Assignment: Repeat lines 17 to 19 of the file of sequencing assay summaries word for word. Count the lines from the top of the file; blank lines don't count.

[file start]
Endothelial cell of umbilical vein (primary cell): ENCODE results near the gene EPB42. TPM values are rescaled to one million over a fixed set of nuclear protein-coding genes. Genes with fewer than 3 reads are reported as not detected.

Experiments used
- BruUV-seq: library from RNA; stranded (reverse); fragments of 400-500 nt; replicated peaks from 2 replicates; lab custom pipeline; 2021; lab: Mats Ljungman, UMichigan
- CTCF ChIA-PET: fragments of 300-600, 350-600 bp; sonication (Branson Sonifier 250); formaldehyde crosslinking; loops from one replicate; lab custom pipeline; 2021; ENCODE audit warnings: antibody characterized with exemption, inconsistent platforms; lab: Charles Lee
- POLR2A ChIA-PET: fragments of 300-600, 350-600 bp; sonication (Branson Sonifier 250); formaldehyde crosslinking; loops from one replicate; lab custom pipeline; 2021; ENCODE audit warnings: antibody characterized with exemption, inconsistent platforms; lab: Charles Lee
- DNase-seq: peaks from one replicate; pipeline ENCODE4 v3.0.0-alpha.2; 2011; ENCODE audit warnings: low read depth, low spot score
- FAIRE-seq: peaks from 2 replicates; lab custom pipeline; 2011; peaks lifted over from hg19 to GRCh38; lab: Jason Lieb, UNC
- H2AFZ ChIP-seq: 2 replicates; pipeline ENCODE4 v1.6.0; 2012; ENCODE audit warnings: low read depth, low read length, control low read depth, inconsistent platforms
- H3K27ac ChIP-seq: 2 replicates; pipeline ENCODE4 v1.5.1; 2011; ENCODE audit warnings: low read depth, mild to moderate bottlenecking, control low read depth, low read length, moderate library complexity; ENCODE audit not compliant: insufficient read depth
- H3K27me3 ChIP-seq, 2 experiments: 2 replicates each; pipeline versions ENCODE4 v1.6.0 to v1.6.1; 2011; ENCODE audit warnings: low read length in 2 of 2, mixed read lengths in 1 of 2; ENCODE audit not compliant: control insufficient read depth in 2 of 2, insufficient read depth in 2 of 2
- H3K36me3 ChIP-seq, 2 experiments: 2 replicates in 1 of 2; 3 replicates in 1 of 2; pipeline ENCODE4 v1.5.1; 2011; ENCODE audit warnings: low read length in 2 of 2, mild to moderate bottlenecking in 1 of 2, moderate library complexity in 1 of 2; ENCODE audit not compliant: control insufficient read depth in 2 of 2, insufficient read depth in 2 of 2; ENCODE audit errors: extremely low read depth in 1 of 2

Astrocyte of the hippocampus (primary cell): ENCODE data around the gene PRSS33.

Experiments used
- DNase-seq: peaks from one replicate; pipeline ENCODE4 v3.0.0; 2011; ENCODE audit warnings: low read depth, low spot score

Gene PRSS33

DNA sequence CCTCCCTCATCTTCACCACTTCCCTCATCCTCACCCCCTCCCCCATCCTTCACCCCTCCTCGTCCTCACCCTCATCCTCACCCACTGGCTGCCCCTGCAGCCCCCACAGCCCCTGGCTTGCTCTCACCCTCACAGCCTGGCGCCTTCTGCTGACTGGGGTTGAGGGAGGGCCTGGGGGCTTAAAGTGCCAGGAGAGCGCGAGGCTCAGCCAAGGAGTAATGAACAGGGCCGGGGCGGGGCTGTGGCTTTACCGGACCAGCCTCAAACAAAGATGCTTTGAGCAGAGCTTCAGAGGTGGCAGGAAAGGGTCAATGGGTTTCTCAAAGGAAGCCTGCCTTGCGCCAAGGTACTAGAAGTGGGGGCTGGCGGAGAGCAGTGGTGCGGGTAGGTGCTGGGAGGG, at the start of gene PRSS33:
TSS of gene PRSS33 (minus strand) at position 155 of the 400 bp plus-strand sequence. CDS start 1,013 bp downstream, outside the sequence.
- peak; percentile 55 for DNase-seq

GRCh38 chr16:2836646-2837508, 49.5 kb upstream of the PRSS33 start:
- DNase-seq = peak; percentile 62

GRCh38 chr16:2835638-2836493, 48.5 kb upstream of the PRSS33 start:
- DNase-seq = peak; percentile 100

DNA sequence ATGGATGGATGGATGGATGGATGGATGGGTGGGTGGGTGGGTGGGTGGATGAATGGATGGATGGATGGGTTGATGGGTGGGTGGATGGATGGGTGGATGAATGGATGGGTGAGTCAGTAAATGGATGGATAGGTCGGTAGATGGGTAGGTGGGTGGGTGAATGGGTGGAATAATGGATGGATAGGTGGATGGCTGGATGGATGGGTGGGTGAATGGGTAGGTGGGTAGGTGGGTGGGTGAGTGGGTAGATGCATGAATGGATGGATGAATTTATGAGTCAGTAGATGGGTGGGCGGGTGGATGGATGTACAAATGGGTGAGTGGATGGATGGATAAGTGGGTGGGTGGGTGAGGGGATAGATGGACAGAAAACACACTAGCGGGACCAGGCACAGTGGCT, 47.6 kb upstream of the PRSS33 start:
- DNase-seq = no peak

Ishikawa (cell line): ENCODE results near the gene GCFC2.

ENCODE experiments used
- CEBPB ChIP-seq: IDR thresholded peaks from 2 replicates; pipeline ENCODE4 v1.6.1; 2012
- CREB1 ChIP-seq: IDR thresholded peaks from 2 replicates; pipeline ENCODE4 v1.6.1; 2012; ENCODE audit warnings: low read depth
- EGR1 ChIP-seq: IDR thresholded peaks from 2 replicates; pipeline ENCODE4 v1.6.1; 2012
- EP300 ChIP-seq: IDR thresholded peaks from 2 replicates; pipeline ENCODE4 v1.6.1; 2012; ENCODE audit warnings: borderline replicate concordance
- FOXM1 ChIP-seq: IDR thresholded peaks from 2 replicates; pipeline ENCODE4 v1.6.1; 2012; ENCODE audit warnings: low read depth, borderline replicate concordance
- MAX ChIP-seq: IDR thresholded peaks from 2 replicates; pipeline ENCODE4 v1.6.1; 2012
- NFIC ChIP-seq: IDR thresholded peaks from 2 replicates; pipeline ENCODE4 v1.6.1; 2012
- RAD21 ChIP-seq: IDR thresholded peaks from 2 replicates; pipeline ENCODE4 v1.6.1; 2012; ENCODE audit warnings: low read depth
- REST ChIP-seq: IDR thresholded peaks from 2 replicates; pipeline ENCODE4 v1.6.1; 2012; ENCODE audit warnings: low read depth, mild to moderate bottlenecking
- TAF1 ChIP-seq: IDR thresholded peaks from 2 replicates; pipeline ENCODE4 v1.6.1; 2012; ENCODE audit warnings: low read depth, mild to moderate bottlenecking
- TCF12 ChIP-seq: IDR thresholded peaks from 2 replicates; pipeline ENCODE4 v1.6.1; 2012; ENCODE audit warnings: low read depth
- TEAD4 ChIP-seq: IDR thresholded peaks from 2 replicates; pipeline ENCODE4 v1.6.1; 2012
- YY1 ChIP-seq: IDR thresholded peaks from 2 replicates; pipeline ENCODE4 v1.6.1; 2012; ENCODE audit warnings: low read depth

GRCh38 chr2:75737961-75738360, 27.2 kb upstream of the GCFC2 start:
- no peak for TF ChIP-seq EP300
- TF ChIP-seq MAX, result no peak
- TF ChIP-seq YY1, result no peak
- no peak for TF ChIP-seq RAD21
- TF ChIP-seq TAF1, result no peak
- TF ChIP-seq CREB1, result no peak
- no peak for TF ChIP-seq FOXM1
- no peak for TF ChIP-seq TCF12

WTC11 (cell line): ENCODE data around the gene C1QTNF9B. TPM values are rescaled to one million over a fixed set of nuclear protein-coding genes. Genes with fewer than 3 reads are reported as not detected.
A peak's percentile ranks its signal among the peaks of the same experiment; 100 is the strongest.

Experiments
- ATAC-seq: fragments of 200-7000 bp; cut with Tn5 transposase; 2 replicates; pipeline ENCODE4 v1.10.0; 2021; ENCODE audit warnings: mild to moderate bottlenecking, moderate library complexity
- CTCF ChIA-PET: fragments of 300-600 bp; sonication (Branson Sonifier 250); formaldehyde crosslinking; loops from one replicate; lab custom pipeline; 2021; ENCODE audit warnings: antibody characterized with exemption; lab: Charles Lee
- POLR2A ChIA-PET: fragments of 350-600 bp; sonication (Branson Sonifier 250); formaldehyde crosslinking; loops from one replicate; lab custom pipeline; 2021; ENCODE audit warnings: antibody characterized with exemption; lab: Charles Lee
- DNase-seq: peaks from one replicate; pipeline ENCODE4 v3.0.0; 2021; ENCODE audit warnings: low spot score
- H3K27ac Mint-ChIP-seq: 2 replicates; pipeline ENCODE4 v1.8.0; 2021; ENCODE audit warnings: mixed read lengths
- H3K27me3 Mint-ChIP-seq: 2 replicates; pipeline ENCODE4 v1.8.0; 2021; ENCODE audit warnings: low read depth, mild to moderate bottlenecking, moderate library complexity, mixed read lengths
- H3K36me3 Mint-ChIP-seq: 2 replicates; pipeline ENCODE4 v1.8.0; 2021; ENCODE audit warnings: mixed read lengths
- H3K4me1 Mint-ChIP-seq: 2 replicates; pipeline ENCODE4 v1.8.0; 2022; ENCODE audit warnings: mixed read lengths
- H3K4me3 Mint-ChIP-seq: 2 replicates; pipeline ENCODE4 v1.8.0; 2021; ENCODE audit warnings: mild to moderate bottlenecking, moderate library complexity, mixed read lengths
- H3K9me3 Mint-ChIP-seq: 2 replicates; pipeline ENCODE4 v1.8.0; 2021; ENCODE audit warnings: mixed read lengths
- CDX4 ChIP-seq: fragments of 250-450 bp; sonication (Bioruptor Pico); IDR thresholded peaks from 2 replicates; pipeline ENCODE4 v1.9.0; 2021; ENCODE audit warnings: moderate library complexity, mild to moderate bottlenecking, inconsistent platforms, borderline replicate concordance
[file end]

TSS of gene PRSS33 (minus strand) at position 155 of the 400 bp plus-strand sequence. CDS start 1,013 bp downstream, outside the sequence.
- peak; percentile 55 for DNase-seq

GRCh38 chr16:2836646-2837508, 49.5 kb upstream of the PRSS33 start: